Questioning Authority: Calvin Chen on China's Crackdown on Tibet

Wednesday, April 9, 2008 - 12:00

Questioning Authority caught up with Calvin Chen to get his thoughts on China's recent crackdown on Tibet. Chen, Luce Assistant Professor of Politics, specializes in Chinese, East Asian, and comparative politics. He also teaches The Politics of Work and Post-Communist Transitions.

QA: In his April 3 New York Times column, Nicholas Kristof wrote that China's crackdown in Tibet rather than being the "unpopular action of a dictatorial government" was the "popular action of a dictatorial government, and many ordinary Chinese think the government acted too wimpishly, showing far too much restraint toward 'thugs' and 'rioters'. " Why are "ordinary" Chinese so angry?

CC: I think much of the anger is due to an amalgam of frustration, misunderstanding, and nationalism. We have to first remember that China is a large country with more than 50 different ethnic groups and that the overwhelming majority of the population (approximately 92 percent), the “ordinary Chinese” that Nicholas Kristof refers to in his article, is Han Chinese. The remaining 8 percent of the population is made up of ethnic minorities like the Tibetans, who live largely in or near China’s border areas. Although relations between the Han and the Tibetans have been tense since 1951 when Tibet was officially incorporated into the People’s Republic of China, they have especially so in the last two decades.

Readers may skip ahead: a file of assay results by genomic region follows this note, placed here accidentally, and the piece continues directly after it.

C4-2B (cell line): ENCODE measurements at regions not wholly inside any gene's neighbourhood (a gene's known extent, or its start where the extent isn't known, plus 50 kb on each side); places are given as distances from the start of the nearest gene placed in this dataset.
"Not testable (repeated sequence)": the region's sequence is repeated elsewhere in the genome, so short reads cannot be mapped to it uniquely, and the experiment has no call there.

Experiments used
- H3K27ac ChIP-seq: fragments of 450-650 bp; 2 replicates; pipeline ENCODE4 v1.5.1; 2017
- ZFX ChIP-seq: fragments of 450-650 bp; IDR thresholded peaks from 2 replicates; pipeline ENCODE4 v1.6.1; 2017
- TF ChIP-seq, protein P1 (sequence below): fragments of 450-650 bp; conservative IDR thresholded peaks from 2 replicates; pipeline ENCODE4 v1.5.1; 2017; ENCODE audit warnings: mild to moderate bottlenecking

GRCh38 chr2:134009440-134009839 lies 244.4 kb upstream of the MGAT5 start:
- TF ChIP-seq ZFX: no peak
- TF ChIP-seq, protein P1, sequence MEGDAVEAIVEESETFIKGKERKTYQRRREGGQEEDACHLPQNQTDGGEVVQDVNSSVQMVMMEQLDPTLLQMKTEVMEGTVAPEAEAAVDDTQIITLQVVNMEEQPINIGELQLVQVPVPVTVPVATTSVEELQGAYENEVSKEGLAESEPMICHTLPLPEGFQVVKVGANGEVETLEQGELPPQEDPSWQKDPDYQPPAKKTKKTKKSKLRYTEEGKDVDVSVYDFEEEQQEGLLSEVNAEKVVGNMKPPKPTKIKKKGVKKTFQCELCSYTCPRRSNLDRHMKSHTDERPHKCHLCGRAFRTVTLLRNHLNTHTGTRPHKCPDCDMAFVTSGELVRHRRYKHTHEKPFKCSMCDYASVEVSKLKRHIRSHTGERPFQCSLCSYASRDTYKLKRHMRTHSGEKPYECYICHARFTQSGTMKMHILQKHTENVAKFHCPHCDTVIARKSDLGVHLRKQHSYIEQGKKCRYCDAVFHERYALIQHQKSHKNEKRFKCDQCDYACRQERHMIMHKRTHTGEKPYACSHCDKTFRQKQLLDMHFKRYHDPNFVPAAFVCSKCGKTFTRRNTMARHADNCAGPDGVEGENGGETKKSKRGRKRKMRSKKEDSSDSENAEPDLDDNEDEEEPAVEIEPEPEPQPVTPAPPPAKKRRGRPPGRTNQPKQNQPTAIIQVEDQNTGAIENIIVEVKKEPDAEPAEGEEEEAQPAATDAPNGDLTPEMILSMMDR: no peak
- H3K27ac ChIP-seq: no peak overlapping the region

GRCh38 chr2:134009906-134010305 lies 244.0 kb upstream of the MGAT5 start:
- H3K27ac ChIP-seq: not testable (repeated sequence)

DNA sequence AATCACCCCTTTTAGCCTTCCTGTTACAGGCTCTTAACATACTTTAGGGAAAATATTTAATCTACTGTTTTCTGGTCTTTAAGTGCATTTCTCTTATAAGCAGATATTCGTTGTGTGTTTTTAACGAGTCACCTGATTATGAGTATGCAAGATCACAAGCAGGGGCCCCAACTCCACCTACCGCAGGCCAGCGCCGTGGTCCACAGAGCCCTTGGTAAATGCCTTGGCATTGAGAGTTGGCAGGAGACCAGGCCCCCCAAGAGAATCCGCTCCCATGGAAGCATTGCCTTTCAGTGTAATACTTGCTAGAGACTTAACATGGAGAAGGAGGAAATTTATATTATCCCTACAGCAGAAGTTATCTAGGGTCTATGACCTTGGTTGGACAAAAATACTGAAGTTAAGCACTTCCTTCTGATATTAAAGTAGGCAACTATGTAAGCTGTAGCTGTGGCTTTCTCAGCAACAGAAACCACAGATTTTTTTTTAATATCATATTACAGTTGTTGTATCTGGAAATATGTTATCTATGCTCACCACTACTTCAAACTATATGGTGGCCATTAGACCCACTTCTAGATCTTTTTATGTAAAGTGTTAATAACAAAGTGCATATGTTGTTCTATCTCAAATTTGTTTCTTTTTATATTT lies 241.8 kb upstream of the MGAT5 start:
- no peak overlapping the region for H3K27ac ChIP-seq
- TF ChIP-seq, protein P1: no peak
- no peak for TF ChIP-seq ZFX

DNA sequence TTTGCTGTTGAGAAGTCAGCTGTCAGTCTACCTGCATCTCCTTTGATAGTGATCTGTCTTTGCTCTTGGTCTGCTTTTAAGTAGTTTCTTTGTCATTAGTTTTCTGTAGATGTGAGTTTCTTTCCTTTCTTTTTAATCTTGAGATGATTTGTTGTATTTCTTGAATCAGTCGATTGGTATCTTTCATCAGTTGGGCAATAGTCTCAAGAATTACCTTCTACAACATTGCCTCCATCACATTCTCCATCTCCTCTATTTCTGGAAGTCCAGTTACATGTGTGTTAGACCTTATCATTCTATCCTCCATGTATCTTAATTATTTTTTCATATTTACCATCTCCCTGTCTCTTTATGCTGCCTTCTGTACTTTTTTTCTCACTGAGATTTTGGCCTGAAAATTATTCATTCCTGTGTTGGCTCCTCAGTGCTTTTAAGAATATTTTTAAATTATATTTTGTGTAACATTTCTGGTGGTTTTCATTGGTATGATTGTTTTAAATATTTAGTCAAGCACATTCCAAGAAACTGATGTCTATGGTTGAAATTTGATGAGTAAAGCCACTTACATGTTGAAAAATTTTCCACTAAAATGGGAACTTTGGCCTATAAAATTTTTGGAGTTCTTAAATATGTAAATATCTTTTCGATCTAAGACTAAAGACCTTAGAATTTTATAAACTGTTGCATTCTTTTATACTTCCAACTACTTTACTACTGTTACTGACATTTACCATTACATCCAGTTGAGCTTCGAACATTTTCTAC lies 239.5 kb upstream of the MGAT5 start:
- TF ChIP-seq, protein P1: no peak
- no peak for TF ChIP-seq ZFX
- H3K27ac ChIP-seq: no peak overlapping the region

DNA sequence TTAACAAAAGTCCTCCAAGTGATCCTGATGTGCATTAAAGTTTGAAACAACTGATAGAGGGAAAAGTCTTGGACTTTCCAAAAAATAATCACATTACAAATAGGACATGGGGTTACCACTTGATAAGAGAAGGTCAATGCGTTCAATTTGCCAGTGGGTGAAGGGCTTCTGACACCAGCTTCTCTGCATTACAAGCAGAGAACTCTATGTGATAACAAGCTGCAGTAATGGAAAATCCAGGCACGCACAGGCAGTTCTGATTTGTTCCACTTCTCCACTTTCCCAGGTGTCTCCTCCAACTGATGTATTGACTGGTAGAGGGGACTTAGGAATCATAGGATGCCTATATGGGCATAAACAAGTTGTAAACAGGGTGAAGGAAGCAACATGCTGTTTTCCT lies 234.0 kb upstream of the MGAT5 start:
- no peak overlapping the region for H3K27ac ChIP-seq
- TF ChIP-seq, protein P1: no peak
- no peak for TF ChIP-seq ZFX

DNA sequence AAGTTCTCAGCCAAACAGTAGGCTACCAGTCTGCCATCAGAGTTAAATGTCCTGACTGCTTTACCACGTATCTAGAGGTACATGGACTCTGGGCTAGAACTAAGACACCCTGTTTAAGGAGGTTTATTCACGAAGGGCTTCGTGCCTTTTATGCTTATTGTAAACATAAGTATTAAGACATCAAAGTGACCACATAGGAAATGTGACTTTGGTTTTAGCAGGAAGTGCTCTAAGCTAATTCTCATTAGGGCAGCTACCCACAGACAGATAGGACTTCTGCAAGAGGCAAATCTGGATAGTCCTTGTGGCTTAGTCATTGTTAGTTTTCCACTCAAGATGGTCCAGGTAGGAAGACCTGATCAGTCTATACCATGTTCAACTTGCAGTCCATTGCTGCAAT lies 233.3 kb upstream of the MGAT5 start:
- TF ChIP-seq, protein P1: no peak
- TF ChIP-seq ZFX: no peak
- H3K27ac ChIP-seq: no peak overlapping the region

Many Han Chinese feel that despite the government’s attempts to accelerate economic and social transformation in Tibet, the Tibetans just do not, cannot, and will never appreciate such efforts. Such perceptions lead to and perpetuate cultural misunderstandings, stereotyping, and indeed, animosity. Thus, when Chinese state media replayed footage of rioters in the Tibetan capital of Lhasa, Han Chinese were, not surprisingly, incensed. The resurgence of Chinese nationalism in recent years has hardened attitudes even more. The Chinese public has been particularly sensitive to foreign criticism, seeing it as unwarranted interference in China’s internal affairs and reminiscent of the “century of humiliation,” the 100-plus years from the mid-nineteenth to mid-twentieth century where foreign powers reduced China to semi-colonial status.